The blog of the John S. and James L. Knight Foundation
Writing about the visual arts can be a suspect exercise -- how can you convey in words what is being said with image? When trying to describe abstract painting, the ground gets even shakier. But here's an attempt, about the exhibit up at the Center for Visual Communication, "Abstract Miami."
Abstract art is the opposite of representational, and -- give or take a couple decades -- a 20th-century innovation. From the French Impressionists to the Russian avant-garde, from the German Bauhaus to the American Abstract Expressionists and the New York School, it's been a dominant movement for well over a century.
Darby Bannard was part of the later New York School, and along with friend Frank Stella was a player in the Minimalist movement. He is now chair at the University of Miami Art and Art History Department. Over the years here he has worked with local talent to develop what they are calling the Miami School of abstraction, highlighted in this exhibit.
The front room of the large space (close to the Margulies Collection) is devoted to very recent paintings from Bannard, colorful and expressive and far more reflective of his current home of Miami than of a more somber-toned New York. The same is true for many of the paintings in this show -- the pastel colors can in fact be jarring for anyone expecting your mother's abstractions.
And in fact, there are varying degrees of abstraction here. Some are more representational than others: for instance, Sean Smith's "Fast Times" very clearly depicts a race track, the circular movement of the colors and the "road" are immediately apparent. Next to them are two eye-catching pieces made of aluminum flashing on vinyl by Andy Gambrell, which look like houses raised off the canvas but are called "Prince Myshkin" and "Rogozhin."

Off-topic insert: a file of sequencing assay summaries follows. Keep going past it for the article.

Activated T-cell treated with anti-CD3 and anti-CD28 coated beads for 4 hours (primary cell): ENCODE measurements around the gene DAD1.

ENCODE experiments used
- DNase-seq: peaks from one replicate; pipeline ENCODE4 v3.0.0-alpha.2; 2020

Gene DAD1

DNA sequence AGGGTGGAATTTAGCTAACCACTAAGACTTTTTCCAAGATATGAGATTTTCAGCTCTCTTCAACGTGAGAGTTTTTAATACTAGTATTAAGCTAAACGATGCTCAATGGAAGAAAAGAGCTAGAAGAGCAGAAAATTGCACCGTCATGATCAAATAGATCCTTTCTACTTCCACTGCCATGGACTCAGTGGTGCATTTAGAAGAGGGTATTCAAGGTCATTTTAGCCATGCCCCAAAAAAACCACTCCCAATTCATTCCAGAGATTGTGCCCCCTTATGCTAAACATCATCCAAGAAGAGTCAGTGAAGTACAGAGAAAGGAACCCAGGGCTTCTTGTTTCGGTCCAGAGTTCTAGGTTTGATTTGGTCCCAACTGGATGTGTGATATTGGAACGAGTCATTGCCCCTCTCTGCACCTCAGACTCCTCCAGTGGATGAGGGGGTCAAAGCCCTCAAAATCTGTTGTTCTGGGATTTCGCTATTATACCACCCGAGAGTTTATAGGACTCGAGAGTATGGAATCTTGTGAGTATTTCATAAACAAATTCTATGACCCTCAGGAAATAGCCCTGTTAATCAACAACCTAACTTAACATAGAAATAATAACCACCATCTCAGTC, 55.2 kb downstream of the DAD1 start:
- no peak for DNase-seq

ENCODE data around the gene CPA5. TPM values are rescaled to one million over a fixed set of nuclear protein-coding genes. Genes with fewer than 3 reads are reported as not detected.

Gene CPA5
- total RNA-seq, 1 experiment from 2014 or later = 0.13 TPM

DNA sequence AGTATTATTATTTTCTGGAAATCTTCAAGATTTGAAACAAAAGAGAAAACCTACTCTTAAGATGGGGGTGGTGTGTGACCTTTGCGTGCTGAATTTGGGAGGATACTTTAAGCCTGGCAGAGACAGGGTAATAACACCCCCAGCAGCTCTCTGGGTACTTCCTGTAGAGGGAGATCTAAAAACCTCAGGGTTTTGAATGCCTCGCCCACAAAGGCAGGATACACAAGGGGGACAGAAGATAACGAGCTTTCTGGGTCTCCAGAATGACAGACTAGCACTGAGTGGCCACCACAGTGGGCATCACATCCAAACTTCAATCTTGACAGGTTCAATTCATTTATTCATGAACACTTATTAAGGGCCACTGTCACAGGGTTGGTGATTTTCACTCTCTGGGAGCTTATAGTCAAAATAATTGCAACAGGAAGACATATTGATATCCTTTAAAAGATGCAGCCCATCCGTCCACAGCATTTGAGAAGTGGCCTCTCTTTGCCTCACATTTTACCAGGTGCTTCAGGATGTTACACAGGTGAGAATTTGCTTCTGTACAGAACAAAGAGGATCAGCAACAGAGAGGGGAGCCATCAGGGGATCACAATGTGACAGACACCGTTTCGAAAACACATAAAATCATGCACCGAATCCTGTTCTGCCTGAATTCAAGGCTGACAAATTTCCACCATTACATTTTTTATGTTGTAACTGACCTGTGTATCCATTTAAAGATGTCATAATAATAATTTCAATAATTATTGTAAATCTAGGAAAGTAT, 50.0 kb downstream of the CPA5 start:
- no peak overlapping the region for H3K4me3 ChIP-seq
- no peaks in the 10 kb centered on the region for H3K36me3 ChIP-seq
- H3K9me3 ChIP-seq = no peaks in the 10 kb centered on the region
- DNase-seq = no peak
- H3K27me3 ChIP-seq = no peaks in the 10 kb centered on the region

There are six very large and nice paintings on one wall from a veteran of the abstract painting world here, George Bethea, interrupted by a mixed-media canvas that includes gold leaf from new graduate David Marsh.
Maybe the loveliest paintings are in the foyer, looking vaguely like satellite images, or organic matter, from Kerry Ware, all five oils on plaster panel.
In all, there are 38 paintings in the show, and with the ample space, the paintings (some very large) don't feel too jumbled together or crowded, giving the viewer time and space to visit the quite varied 21st-century abstract work with a Miami flavor.
"Abstract Miami" through Nov. 18 at the Center for Visual Communication 541 N.W. 27th St., Miami; 305-571-1415; www.visual.org.